Deathtrap". It was a wedding anniversary treat.
The play has a special significance for us. In June 1987 we opened in the play at a local Community Hall in London. I played Sydney Bruel and my wife, who wasn't then, played my wife Myra. It was an astounding production even if I say so myself. I was sensational, getting all the laughs at the right places and fluffing only a few lines and entrances.
You might think that it is a prerequisite for an actor to be word and move perfect; and normally you'd be right. Amateur actors, however, inhabit a different universe. First, it is not always the best person for the part who ends up playing it. Often, I have shared a stage with a female juvenile lead who wouldn't be seeing 40 again. If the play is demanding - when aren't they darlings - the member with the photographic memory is likely to get the part even if they couldn't act their way out of a wet paper bag.
Another obstacle to a successful amateur production is the director's over ambition and the cast inability to all turn up for rehearsal. If we did all turn up on the same day the chances were that the lead would have the hump, a cold, a bad back or just finished with his boyfriend. I can on one hand number the times we actually had a complete run through before the dress rehearsal. On many occasions the 3rd Act was as much of a mystery to us as it was to the audience.
In the play "You should see us now" by Peter Tinniswood we managed to jump three scenes and then seamlessly jump back again without anyone noticing. At the time the prompt could be seen frantically flicking back and forth through the script desperately trying to find out where we were in the play.
As I recall three of us were on stage when all of a sudden this actress appeared stage left. This threw me as I was about to speak my lines. I looked to actress on my left who looked the actor on her left; we then all looked over to the prompt's corner from whence so often "my deliverance cometh". But not this time. Luckily, by some superhuman effort the actor nearest the rogue actress figured out where in the play she thought we were. Without skipping a beat he said to her " I think you better check to see if they're on their way".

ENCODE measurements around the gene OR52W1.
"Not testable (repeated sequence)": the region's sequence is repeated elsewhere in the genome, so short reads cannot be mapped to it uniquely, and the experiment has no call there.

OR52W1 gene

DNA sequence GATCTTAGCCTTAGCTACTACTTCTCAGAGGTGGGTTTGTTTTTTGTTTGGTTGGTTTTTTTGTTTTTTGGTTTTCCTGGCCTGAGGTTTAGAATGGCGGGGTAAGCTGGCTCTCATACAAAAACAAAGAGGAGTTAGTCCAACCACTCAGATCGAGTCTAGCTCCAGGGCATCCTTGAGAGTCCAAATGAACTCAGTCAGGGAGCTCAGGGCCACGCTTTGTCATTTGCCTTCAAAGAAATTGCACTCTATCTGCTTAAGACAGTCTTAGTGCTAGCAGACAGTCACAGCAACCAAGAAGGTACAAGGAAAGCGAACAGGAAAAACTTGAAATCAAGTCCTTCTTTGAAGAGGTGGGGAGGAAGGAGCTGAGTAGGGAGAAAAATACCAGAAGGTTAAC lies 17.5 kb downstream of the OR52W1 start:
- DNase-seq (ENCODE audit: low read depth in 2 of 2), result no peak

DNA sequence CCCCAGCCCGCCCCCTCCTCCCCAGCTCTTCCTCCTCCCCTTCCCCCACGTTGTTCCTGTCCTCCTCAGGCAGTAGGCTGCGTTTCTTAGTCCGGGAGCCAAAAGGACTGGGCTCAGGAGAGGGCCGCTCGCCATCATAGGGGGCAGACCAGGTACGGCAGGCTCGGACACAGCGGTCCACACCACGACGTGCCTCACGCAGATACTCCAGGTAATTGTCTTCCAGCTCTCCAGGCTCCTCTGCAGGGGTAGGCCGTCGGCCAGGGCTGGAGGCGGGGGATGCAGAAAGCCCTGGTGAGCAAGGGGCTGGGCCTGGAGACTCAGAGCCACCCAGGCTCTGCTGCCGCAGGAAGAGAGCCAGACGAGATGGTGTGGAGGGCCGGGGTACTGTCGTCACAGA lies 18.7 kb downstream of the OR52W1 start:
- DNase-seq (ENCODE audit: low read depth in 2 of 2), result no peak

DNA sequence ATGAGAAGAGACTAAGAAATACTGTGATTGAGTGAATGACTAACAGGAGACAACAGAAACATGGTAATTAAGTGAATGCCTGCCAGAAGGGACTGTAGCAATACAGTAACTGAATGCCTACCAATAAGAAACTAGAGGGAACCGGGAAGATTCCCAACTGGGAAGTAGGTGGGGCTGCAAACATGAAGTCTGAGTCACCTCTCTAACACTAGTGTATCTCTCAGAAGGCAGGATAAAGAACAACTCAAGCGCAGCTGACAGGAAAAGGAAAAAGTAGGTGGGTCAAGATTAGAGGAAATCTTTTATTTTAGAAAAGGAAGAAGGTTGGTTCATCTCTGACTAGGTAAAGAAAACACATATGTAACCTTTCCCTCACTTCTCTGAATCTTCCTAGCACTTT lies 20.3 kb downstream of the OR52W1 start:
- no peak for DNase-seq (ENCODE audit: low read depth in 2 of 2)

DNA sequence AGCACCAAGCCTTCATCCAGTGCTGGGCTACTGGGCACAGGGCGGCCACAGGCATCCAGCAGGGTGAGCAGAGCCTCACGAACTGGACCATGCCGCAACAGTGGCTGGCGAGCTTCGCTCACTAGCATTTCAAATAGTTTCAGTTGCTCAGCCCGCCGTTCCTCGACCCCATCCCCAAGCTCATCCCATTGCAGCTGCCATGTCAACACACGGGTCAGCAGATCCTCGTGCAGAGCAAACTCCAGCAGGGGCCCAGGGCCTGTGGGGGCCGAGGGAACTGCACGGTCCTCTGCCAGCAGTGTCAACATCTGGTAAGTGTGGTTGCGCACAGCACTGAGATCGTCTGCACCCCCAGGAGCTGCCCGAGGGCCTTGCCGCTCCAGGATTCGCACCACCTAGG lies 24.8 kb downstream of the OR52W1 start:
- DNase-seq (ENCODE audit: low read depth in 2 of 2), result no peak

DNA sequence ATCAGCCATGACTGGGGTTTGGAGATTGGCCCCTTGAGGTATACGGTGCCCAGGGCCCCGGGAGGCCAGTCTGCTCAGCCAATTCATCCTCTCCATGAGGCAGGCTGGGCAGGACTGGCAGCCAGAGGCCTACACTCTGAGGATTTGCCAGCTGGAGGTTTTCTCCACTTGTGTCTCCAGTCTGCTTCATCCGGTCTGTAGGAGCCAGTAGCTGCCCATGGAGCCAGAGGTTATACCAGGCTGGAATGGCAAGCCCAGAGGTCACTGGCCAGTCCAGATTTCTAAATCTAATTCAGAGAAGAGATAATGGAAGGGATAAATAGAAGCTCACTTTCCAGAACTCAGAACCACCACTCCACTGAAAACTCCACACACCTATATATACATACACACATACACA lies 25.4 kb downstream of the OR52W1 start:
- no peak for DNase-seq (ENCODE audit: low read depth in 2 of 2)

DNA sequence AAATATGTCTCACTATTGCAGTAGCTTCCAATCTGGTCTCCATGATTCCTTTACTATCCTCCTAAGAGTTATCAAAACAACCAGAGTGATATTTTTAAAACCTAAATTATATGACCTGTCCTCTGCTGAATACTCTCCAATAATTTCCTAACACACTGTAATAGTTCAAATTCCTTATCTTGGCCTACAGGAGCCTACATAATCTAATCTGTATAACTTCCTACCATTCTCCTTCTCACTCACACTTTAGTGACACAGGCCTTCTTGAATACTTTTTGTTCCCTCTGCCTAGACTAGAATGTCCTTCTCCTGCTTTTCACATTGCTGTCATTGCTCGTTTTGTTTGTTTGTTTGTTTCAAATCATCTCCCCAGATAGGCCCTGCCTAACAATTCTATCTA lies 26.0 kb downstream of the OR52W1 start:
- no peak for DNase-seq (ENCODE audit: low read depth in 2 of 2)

Her smiling face dropped as she suddenly realised that she'd got the cue completely wrong and without stopping turned 180 degrees and went off into the wings again. Professionals that we were, we picked up where we left off and no one was the wiser.
Our habit of not getting past Acts 1 and 2 and winging the 3rd Act meant that people came up with stratagems to get them through. In one play, whose title I can't remember, a member of the cast stuck his lines all over the set. Unfortunately, he didn't place them close to where he'd be on stage when he was required to deliver the line. That's not surprising since most of the time we never got to block the stage moves beforehand or if we did we'd forget them by the night of the production. Being on stage in the group was like being at a road junction in heavy traffic with the traffic lights malfunctioning.